The daily news is filled with personal stories about bad experiences with banks. Here’s a recent example. A Toronto man was tricked by a job scammer into accepting a fake check. The man’s bank let him cash the check, only to discover it a few days later. The bank then raided the man’s savings account for the full amount.
Readers will find this story disturbing. Banks are supposed to protect scammed customers, not kick them while they are down. Many of us will wonder if the payments system needs to be fixed.
But payments systems are complex organisms that have evolved over many centuries. When viewed from afar, what appears to be a glitch is often actually an element of a balanced whole. Solving the problem of fake check scams would upset this balance, introducing new complications further down the payments process.
Let’s look a bit more closely at the scam.
The anatomy of a job scam
Promised a job at home by his new employer, Justin Smith was sent a $3,495 paper check to buy office equipment. Smith proceeded to deposit the check at his bank, which immediately credited him for the full amount. He then transferred $3,000 electronically to pay for the equipment. This was certainly an odd request for an employer to make, but we can forgive Smith, who like many job seekers was eager to start working.
But it was a scam. The check, job offer, and equipment seller were all fake. Unfortunately, the $3,000 that flowed out of Smith’s account and into the account of the scammer’s nonexistent equipment seller was very real. Smith’s bank promptly seized $3,000 from Smith’s savings account as compensation for the amount of money that it had created for Smith upon accepting the fake check.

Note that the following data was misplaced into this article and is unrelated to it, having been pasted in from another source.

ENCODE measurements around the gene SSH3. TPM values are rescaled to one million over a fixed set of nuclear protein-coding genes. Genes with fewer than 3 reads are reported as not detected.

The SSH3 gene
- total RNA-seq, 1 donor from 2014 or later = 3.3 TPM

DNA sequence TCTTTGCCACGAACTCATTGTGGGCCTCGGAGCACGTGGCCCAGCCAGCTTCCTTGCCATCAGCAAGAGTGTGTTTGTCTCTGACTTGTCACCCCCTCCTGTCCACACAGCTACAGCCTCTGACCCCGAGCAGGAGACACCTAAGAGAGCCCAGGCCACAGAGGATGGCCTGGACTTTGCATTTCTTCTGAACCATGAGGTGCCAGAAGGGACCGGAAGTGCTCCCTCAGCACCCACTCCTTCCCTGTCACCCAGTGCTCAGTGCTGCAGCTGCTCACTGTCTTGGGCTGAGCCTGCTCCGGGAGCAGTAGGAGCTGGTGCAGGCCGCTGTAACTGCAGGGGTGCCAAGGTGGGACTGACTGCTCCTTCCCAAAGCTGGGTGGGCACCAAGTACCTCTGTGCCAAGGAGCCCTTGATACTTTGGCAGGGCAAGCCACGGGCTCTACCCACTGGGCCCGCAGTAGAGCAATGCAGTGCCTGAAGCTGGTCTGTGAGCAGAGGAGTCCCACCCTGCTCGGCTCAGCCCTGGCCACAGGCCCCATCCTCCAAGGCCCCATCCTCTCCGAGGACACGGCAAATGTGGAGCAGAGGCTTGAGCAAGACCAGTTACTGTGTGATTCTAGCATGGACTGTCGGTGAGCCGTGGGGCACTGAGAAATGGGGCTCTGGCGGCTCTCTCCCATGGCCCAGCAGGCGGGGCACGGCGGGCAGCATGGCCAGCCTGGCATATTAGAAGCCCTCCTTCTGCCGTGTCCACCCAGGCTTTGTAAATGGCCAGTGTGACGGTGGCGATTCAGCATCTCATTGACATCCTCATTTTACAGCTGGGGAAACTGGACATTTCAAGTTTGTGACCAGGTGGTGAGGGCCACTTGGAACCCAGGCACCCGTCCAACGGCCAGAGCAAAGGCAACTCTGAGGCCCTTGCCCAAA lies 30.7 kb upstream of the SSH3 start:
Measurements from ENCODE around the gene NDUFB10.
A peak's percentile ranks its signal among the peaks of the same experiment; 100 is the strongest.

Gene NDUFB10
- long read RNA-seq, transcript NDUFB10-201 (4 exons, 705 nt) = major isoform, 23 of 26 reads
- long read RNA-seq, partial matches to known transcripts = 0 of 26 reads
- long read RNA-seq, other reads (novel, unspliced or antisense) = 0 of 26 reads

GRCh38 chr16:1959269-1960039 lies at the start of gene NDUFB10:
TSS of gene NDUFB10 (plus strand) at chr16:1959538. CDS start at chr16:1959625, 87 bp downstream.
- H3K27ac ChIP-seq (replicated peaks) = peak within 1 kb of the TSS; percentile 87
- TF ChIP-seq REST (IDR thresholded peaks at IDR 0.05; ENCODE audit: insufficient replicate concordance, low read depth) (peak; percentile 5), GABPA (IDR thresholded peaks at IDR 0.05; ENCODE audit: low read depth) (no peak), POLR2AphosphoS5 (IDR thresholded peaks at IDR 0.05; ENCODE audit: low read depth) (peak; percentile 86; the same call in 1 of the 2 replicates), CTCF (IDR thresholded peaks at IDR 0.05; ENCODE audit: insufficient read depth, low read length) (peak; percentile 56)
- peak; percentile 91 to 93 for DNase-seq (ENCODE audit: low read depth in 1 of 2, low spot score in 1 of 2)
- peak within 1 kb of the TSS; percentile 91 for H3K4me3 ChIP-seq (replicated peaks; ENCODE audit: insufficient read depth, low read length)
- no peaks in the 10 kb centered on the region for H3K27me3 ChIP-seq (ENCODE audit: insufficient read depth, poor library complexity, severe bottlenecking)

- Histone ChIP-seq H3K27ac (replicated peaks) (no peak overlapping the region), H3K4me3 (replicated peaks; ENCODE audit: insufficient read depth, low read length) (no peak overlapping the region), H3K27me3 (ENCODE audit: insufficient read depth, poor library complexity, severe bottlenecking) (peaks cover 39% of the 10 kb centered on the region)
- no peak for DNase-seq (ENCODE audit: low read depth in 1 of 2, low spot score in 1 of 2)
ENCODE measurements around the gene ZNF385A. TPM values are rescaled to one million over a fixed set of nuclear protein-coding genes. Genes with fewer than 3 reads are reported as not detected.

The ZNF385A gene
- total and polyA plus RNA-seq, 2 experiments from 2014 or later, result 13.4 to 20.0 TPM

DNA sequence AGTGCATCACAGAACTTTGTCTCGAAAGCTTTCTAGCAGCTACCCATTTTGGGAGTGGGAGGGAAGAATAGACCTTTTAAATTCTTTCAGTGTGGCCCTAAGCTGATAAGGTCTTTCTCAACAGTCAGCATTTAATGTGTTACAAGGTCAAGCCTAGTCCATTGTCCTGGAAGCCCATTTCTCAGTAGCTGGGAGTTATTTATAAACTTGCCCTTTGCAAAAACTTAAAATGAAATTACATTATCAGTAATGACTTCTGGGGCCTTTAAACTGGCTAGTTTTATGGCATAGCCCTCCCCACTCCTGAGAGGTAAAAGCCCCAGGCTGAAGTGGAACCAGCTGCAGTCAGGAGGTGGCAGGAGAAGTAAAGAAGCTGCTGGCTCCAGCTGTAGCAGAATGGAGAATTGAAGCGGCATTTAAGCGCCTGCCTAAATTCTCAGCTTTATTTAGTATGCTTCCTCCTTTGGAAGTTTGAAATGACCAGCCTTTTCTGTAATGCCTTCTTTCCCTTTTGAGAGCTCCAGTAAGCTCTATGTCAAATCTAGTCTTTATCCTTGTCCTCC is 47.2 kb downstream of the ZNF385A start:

Unjust? It seems so. Desperate job seeker gets tricked by scammers only to have his fat cat banker, the one who processed the check, refuse to help him. Unfortunately, scams like this are all too common.
Exploiting the check timing gap
In addition to exploiting the desperation of unemployed workers, job scammers exploit a weakness in the check payments system. Specifically, they target the timing gap between a bank’s initial crediting of funds to a depositor’s account and the point at which a check’s authenticity is finally verified.
When someone accidentally brings a scammer’s fake check to the bank, banks will do their best to catch it. But some fakes sneak through. This is where the timing gap opens up.
The amount indicated on the face of the fake check is credited to the depositor’s bank account. The customer can then spend it (or be duped into paying off their scammer). But behind the scenes the actual processing of the fake check grinds on. A few days or even weeks later the check’s true nature is eventually discovered. But, by then, the sneaky scammer has already received their electronic payment.
So why don’t we just fix things by removing the timing gap?
The tradeoff between speed and security
The payment system is a combination of tradeoffs and sacrifices. We can remove the check timing gap, but this means introducing other weak spots into the checking system.
For instance, we could easily put a quick end to all job check scams by stipulating that banks only credit funds to depositors’ accounts after the check has been irrevocably confirmed to be legitimate. In that case, if Justin Smith were to accidentally deposit a fake check, he needn’t worry. The check will eventually be caught and he won’t be hit with a $3,000 charge. Knowing that the system has a perfect defence, scammers would stop check scamming.